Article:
I recently completed the walk around Cape Banks near La Perouse in Sydney’s south, taking advantage of the long daylight hours and summer weather for an evening walk.
I’ve done this walk about four times and it is the one I tend to turn to when I want that feeling of being out of the city without having to travel a long way. This is the closest you will get to the experience of walking the Coast Track in the Royal National Park without leaving the city. The sweeping coastal views and cliffs really take you away.
There are multiple routes you can choose around the National Park depending on the length of walk you are looking for and also the possibility of connecting the tracks through to Maroubra for a longer walk.
I tend to park on Anzac Parade near the La Perouse Museum and complete a circuit by walking to the lovely little beach at Congwong Bay, then around to Henry Head and on to Cape Banks. The majority of the circuit is on well maintained bush trails before you join the road near New South Wales Golf Club to return to the car park (on the map below, join the Congwong Track, Henry Head Track, Cape Banks Trail and Coastal Trail before joining Cape Banks Road).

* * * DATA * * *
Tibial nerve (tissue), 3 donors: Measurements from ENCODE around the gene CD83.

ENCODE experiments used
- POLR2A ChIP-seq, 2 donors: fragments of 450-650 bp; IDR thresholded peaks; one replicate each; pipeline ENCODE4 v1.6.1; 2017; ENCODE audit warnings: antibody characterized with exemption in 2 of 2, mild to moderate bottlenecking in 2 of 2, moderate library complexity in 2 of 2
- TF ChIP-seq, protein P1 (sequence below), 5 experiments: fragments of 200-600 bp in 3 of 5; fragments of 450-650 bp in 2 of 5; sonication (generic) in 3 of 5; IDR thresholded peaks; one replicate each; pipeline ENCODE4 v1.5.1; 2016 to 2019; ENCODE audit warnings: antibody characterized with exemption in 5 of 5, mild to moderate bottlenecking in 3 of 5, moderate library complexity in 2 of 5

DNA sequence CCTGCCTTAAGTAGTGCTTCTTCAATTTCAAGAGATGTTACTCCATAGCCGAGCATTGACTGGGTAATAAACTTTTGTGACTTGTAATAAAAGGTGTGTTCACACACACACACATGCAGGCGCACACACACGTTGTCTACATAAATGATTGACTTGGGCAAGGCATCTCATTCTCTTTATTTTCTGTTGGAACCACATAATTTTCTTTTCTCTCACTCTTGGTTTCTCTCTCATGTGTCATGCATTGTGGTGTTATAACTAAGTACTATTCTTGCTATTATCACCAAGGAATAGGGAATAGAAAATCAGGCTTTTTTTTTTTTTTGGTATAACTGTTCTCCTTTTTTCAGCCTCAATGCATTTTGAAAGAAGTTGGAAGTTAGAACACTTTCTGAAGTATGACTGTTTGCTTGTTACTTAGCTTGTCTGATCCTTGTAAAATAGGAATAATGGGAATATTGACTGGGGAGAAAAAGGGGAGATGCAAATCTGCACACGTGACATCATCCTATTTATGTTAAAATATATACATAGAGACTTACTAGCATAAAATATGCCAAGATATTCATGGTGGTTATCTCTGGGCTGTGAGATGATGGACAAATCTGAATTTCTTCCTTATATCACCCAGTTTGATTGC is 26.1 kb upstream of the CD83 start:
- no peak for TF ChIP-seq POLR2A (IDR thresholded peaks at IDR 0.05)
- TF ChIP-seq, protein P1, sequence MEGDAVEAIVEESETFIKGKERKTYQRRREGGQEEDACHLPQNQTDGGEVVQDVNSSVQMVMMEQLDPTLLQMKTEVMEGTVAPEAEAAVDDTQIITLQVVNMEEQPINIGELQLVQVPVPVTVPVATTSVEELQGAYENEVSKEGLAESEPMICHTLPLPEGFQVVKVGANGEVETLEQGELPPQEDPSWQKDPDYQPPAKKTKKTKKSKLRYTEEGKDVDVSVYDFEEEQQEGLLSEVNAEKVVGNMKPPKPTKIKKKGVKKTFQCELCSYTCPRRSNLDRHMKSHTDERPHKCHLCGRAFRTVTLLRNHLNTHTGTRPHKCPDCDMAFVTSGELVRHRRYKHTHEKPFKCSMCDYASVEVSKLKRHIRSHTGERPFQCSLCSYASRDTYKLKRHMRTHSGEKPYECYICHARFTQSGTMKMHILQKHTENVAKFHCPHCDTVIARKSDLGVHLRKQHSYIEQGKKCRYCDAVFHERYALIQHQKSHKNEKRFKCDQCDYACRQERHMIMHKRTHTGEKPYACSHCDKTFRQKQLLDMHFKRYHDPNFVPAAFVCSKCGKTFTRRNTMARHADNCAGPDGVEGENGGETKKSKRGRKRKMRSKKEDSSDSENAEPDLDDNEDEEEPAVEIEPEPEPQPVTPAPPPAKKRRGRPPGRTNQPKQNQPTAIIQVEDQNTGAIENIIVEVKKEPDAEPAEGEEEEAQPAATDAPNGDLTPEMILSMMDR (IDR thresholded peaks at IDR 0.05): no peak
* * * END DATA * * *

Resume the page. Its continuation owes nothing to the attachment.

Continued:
This circuit is between 7 and 8 kms in length and can be done in anything from 1.5 to 3 hours depending on your pace and the time taken to explore the features along the way.
From Congwong Bay the track rises gradually to Henry Head where there are great views over Botany Bay and back towards Congwong Beach, as well as over to Kurnell where the National Park continues.
Otherwise there are no real hills to mention aside from the worthwhile side trip down to Browns Rock, a nice swimming hole in the right conditions (although be careful as the last time I jumped in I immediately realised I was surrounded by small jelly fish – fortunately no damage done!). The swimming hole is pictured below.
Botany Bay is historically significant as the site where James Cook landed in 1770 aboard the HMS Endeavour purportedly marking the start of Britain’s interest in Australia and its eventual colonisation. It has also housed various fortifications to protect against invasion of the bay, most significantly a bunker and fortification used during WW2 which is still visible today and worth exploring.
Check out this and other walk descriptions on our Walks Page.